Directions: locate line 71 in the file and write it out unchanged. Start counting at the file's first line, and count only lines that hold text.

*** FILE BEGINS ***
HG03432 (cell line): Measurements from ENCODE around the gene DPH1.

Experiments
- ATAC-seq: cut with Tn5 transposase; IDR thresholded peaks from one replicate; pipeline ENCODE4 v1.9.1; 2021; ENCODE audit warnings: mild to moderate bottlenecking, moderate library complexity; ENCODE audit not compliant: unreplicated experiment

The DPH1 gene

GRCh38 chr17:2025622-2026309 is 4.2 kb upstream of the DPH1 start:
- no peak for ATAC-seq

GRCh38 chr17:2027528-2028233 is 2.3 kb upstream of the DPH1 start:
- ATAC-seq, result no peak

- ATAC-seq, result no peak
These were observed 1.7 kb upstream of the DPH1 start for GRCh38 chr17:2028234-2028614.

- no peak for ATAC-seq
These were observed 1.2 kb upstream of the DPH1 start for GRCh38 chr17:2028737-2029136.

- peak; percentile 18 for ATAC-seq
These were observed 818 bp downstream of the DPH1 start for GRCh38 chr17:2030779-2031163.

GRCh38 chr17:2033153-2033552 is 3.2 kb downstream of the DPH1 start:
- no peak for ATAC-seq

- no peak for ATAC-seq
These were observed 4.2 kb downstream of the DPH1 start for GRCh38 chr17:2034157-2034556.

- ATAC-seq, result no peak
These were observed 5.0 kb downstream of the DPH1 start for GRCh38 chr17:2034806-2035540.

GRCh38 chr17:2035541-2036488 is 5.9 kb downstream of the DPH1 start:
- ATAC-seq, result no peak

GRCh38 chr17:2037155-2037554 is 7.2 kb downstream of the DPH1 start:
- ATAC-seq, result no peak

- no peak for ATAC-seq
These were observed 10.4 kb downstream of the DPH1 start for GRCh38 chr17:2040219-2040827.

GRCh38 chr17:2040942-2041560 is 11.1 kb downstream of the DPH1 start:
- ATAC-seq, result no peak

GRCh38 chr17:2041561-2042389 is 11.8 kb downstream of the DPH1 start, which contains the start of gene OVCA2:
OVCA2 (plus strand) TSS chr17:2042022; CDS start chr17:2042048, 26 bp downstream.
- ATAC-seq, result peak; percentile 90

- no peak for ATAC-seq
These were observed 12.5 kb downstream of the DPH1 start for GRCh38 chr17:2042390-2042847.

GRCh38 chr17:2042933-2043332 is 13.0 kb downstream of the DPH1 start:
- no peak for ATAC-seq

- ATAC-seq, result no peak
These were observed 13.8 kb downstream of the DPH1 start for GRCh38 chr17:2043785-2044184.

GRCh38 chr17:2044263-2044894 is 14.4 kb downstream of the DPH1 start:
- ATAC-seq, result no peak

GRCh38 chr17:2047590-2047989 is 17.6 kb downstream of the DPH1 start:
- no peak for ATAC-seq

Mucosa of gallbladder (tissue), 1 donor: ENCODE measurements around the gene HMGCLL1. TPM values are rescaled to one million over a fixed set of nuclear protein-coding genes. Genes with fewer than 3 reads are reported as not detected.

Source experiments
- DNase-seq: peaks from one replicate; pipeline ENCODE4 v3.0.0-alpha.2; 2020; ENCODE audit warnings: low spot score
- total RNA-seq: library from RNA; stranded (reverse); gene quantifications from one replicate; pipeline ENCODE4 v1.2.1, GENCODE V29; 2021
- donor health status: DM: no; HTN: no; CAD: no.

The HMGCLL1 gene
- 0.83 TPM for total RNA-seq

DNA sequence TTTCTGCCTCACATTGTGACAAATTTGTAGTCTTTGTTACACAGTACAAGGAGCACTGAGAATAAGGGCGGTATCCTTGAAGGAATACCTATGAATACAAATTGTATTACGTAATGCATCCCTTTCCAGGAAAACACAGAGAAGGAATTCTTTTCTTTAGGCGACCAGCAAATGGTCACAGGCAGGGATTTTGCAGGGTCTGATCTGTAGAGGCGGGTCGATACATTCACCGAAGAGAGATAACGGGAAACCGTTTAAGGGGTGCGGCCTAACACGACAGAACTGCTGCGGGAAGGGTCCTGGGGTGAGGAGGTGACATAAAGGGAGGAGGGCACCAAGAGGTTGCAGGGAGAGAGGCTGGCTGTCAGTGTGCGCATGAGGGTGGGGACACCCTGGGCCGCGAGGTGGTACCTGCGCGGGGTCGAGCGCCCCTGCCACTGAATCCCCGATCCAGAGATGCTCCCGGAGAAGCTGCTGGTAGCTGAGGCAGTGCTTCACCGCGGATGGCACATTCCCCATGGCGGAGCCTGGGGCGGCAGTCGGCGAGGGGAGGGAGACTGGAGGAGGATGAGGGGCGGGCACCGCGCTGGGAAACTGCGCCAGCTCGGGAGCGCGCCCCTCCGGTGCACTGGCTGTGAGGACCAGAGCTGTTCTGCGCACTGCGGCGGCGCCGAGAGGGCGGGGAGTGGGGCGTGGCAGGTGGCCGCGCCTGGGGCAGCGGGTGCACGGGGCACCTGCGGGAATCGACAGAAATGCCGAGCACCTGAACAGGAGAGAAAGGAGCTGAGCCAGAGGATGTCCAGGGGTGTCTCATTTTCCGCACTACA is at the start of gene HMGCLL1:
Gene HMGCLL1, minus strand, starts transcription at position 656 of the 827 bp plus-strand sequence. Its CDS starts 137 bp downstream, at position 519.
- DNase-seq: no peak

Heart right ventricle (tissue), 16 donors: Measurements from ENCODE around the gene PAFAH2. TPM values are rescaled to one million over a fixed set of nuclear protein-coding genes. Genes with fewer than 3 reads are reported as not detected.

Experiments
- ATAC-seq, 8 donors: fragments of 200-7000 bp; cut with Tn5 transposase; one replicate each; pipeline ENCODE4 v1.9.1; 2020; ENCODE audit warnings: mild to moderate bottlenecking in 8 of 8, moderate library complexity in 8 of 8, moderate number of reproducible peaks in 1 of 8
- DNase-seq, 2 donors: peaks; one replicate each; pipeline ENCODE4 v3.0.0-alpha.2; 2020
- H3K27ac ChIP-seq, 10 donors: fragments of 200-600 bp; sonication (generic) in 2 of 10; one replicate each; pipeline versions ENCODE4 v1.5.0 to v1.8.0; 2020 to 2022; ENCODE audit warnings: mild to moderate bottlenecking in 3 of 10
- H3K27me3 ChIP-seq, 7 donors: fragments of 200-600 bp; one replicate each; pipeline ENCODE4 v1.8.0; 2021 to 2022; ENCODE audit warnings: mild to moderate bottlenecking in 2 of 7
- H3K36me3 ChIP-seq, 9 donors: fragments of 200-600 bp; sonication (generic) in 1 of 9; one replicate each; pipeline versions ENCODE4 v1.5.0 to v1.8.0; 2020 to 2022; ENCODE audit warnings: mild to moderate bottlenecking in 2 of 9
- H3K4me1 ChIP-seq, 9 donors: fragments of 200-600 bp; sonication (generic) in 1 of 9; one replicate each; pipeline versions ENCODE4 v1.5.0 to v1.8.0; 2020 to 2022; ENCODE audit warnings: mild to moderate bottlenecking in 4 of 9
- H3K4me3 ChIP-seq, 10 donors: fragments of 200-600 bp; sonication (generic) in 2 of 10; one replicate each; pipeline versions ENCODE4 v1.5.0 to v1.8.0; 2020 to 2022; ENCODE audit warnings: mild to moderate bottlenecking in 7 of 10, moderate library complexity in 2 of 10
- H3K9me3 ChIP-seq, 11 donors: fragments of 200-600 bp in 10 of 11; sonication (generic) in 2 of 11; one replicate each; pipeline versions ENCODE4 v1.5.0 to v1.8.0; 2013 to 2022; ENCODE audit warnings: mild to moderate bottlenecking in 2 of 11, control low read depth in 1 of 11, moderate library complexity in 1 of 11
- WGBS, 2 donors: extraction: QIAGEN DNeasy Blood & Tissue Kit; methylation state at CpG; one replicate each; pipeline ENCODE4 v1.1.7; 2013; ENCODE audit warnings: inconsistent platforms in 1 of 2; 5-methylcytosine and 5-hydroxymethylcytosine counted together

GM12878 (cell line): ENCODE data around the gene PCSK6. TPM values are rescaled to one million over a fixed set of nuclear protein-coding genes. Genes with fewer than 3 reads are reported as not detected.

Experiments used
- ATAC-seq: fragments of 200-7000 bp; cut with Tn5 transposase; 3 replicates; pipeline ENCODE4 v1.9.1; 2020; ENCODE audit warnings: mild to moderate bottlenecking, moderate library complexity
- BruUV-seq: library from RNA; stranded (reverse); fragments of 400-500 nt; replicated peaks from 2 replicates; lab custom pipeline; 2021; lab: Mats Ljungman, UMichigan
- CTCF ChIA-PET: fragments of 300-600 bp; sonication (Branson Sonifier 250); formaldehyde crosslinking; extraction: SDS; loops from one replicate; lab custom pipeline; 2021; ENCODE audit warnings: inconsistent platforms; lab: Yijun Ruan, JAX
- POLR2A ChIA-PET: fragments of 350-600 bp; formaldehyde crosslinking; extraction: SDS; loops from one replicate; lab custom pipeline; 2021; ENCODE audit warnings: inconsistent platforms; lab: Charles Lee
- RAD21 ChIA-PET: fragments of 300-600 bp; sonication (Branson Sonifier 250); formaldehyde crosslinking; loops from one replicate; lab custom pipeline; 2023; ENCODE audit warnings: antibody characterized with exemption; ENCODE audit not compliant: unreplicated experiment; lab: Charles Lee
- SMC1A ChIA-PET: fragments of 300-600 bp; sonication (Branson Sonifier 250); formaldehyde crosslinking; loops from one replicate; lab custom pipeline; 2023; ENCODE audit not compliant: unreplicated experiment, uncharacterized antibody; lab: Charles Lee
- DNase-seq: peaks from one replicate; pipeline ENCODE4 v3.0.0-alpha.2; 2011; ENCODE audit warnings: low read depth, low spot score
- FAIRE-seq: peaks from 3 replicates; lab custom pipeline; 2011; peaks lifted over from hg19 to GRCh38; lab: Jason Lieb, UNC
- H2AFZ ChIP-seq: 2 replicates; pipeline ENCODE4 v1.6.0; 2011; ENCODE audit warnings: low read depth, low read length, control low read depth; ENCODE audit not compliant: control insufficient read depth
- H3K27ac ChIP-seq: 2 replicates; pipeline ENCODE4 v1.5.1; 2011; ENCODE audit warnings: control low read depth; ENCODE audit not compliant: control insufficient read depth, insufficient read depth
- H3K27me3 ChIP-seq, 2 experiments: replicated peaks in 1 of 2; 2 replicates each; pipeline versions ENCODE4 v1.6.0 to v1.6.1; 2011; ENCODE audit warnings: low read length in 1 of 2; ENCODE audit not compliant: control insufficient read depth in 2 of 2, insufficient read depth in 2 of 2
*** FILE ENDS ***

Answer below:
- DNase-seq: peaks from one replicate; pipeline ENCODE4 v3.0.0-alpha.2; 2011; ENCODE audit warnings: low read depth, low spot score